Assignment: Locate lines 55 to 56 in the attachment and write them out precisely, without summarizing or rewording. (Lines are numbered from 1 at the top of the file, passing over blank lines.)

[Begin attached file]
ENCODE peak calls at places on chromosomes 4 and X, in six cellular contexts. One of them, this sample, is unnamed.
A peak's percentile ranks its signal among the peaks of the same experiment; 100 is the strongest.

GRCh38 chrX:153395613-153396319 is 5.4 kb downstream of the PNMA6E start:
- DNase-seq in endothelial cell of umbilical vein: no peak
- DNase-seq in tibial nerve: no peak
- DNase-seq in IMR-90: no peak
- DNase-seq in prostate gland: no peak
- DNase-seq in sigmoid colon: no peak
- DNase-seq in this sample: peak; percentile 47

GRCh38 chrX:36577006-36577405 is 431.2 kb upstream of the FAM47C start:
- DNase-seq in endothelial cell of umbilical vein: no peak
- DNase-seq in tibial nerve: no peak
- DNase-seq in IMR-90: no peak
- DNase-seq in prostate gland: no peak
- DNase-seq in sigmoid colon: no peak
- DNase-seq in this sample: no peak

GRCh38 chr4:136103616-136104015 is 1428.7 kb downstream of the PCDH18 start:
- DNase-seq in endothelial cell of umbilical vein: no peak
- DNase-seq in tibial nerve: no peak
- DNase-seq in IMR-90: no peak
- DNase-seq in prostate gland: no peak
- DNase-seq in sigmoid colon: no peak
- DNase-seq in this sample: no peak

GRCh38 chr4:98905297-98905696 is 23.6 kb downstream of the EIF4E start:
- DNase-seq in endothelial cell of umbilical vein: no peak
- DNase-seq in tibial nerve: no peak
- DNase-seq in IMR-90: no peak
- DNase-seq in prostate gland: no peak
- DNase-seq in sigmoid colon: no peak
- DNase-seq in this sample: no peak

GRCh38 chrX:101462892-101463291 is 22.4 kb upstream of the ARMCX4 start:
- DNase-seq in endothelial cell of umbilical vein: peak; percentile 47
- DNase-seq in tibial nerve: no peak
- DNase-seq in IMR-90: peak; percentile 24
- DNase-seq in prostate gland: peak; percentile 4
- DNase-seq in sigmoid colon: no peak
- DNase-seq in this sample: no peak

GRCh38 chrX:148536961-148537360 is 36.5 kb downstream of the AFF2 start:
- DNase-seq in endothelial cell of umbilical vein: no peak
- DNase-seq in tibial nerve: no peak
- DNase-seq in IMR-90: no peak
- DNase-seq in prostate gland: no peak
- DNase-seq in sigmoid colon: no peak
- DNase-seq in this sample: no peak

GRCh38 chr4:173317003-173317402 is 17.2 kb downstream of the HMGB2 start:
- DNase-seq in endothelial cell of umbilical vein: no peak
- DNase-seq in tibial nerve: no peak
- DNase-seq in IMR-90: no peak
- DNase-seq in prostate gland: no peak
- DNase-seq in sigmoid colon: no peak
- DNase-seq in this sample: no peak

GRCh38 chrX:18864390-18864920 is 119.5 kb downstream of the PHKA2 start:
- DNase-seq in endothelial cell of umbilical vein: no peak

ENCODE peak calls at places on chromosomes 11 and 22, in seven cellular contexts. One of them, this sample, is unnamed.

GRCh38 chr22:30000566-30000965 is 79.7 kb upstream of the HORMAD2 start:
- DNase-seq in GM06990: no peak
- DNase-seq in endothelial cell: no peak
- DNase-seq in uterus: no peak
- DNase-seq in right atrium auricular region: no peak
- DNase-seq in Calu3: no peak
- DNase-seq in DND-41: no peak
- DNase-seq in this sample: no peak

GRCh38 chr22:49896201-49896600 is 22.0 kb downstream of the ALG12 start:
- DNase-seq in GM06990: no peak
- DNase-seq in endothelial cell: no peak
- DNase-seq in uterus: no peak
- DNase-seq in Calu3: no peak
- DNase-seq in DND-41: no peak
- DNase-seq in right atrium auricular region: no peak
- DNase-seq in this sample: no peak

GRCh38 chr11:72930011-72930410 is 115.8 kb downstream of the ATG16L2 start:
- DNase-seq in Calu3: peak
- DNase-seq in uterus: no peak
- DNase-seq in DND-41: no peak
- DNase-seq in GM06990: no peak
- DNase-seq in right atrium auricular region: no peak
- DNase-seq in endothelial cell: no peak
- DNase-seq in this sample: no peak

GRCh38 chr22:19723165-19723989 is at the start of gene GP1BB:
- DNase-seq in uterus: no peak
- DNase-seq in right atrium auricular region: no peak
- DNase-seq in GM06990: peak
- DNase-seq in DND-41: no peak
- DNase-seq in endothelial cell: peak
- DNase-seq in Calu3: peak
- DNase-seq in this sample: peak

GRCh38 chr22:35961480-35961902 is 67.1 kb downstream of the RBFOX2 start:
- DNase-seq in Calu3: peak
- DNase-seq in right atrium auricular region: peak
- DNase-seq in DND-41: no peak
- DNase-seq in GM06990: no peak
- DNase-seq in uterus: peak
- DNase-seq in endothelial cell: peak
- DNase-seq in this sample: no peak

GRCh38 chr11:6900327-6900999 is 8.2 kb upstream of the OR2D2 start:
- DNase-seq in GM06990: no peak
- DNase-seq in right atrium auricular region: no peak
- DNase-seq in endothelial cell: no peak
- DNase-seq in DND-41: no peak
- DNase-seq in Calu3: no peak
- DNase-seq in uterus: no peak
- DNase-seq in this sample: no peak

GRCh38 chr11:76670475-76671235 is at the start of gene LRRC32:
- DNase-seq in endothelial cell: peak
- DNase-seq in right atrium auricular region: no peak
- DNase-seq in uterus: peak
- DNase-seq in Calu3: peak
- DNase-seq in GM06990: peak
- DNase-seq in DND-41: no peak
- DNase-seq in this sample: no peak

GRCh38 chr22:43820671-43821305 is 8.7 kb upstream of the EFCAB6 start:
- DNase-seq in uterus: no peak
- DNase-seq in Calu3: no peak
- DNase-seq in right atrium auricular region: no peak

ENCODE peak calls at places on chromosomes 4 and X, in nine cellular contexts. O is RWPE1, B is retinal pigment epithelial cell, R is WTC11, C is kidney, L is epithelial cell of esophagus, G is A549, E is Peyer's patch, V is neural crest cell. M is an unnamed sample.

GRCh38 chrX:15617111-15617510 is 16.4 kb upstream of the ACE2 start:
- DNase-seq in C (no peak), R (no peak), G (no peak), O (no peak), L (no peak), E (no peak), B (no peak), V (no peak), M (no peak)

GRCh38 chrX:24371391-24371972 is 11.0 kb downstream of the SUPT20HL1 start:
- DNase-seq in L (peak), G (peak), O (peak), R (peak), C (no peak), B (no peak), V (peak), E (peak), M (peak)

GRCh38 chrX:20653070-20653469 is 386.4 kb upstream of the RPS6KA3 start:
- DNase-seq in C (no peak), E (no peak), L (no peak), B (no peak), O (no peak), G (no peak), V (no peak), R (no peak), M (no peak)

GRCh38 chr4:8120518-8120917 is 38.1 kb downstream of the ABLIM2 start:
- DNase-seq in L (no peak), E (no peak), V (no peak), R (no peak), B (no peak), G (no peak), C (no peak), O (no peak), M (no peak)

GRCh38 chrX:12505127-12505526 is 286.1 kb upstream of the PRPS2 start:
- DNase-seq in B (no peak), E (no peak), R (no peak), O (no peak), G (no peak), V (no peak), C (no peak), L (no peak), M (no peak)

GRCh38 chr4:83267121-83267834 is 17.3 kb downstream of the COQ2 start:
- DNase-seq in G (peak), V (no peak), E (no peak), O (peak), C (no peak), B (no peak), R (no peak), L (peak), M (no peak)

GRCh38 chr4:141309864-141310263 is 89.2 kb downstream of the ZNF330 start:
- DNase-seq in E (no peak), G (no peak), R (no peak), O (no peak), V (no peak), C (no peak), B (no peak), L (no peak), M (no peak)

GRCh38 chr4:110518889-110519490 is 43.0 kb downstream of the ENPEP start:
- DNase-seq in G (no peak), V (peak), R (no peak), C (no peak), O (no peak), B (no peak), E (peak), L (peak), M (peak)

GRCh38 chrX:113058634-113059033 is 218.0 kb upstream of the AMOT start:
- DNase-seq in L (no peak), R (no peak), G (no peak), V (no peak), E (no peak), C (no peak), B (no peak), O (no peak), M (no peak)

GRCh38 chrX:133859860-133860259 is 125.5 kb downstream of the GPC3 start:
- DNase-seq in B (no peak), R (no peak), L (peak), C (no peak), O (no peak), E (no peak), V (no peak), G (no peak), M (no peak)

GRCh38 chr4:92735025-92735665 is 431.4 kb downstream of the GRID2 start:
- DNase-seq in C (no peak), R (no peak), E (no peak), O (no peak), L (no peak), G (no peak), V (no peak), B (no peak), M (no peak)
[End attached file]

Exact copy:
GRCh38 chr22:30000566-30000965 is 79.7 kb upstream of the HORMAD2 start:
- DNase-seq in GM06990: no peak